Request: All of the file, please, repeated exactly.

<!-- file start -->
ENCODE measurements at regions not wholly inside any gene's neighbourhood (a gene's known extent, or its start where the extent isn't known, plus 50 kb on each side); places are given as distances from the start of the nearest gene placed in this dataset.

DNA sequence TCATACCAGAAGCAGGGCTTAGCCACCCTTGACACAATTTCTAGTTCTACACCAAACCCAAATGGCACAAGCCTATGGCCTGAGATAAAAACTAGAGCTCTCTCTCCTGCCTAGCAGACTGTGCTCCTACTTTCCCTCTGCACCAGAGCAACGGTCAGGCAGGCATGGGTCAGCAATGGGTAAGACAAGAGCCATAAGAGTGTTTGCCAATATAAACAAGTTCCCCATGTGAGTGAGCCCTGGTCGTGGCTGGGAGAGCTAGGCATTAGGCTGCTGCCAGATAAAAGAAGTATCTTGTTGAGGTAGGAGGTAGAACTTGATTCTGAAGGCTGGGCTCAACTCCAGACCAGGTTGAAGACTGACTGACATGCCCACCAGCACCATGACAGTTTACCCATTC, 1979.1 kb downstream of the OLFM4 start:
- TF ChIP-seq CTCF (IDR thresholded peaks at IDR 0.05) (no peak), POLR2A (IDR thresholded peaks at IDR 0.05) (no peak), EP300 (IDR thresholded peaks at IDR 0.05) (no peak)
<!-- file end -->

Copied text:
ENCODE measurements at regions not wholly inside any gene's neighbourhood (a gene's known extent, or its start where the extent isn't known, plus 50 kb on each side); places are given as distances from the start of the nearest gene placed in this dataset.

DNA sequence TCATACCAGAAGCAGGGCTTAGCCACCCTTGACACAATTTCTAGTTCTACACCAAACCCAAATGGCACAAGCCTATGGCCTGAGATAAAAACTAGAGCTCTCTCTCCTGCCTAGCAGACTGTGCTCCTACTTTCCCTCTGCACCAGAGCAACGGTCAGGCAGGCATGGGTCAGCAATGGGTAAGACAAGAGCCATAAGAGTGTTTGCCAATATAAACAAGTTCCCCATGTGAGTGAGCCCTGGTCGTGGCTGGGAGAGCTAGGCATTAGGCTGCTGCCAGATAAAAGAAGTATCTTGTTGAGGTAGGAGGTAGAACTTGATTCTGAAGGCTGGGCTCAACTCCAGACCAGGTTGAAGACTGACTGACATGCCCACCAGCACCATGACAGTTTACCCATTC, 1979.1 kb downstream of the OLFM4 start:
- TF ChIP-seq CTCF (IDR thresholded peaks at IDR 0.05) (no peak), POLR2A (IDR thresholded peaks at IDR 0.05) (no peak), EP300 (IDR thresholded peaks at IDR 0.05) (no peak)